On August 25, 2016, the U.S. Equal Employment Opportunity Commission issued its final "Enforcement Guidance on Retaliation and Related Issues." Along with the final guidance, the EEOC issued a Q&A publication and a Small Business Fact Sheet.
Since 1998, the Supreme Court and lower courts have issued a number of significant rulings regarding employment related retaliation. The guidance illustrates where the EEOC is in agreement with lower court rulings and, significantly, where the EEOC’s interpretation of the law differs from that of the courts. It should come as no surprise that the EEOC takes a broad view of the protections afforded by the anti-retaliation provisions of the EEO laws it enforces. The final guidance offers employers insight into how the EEOC will handle retaliation charges and suggests "promising practices" for employers to follow to avoid such charges. Some issues of note include:
The EEOC takes an expansive view of protected participation activity.
The basic premise of "retaliation" has not changed. Retaliation occurs when an employer takes a materially adverse action against an individual because the individual engaged in protected activity. Protected activity includes participating in an EEO process (participation activity) or opposing discrimination (opposition activity).
Both the courts and the EEOC recognize that participating in administrative proceedings or lawsuits to enforce rights under the EEO laws is protected participation activity. However, the EEOC goes a step further, taking the position that participation in an employer’s internal complaint process is also protected participation activity. This is significant because participation activity is so broadly protected. Indeed, an employee need not have a reasonable good faith belief that discrimination actually occurred for participation activity (i.e., filing an internal complaint) to be protected. According to the EEOC, even complaints made in bad faith or which contain false or malicious allegations are protected participation activity. Further, it is the EEOC’s position that employers can be liable for retaliation if they discipline an employee for such bad faith actions taken in the course of participation.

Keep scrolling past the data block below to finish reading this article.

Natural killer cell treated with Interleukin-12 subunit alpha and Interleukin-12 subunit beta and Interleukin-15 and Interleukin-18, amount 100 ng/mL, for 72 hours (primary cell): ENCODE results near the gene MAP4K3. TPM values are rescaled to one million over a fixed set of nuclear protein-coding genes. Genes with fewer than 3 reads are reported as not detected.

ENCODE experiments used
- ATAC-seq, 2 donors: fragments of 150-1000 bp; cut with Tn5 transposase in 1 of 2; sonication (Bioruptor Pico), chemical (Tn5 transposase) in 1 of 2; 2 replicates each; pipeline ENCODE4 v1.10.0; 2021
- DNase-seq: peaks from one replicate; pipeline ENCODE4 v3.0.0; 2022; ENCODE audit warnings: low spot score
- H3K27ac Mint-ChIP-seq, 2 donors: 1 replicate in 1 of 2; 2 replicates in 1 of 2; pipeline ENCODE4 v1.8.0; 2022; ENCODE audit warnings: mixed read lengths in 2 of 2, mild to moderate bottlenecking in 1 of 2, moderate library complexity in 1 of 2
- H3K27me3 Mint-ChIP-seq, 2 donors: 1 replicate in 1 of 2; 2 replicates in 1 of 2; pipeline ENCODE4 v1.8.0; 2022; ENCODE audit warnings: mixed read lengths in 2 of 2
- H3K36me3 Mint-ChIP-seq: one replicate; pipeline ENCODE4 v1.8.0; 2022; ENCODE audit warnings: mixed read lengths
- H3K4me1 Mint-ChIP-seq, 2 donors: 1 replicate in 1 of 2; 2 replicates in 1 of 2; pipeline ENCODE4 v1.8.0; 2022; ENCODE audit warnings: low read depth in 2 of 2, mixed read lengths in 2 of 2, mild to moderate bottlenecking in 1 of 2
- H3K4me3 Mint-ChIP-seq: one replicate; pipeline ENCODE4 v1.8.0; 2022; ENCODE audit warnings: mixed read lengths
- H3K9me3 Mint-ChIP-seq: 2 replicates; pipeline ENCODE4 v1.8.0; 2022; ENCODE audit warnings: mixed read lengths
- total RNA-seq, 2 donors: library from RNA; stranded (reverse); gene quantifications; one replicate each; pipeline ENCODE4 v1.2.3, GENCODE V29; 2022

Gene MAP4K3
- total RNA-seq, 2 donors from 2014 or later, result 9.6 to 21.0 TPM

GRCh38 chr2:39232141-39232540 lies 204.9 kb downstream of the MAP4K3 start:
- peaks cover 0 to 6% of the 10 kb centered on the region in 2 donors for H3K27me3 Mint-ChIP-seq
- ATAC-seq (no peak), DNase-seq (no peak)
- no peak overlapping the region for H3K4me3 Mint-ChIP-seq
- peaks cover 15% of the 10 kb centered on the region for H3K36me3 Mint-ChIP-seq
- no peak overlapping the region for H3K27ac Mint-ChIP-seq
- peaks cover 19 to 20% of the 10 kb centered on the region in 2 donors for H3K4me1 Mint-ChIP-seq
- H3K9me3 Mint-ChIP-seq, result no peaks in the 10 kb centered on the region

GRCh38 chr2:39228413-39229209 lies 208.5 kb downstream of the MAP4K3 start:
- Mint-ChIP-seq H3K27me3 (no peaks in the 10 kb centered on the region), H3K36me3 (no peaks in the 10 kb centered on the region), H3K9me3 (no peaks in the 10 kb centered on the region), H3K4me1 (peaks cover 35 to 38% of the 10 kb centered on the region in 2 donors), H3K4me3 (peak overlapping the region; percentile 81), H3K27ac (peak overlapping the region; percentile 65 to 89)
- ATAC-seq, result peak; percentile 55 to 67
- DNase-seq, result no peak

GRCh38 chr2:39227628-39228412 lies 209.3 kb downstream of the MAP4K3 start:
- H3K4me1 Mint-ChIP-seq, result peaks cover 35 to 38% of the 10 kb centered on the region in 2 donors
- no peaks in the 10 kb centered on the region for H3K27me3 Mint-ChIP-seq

A wide range of actions are considered "materially adverse."
Relying on Supreme Court precedent, the EEOC makes clear that in the context of a retaliation claim, a much broader range of employer actions will be considered "materially adverse" than in the context of a discrimination claim. For purposes of a retaliation claim, a materially adverse action is "any action that might well deter a reasonable person from engaging in protected activity." Work-related threats, warnings, reprimands, negative or lowered performance appraisals, and transfers to less prestigious or desirable work or work locations all likely meet this standard. Note, however, that an employer’s actions need not be work-related to be considered "materially adverse actions." According to the EEOC, prohibiting only employment-related actions would not be effective in preventing retaliation because the employer could retaliate by taking action not directly related to the employee’s employment or by causing the employee harm outside of the workplace.
The EEOC lists the following examples of materially adverse actions: disparaging an employee to the media, making false reports to government authorities, filing a civil action, threatening reassignment, scrutinizing work or attendance more closely, removing supervisory responsibilities, requiring re-verification of work status or initiating action with immigration authorities, terminating a union grievance process, and taking or threatening to take adverse action against a close family member.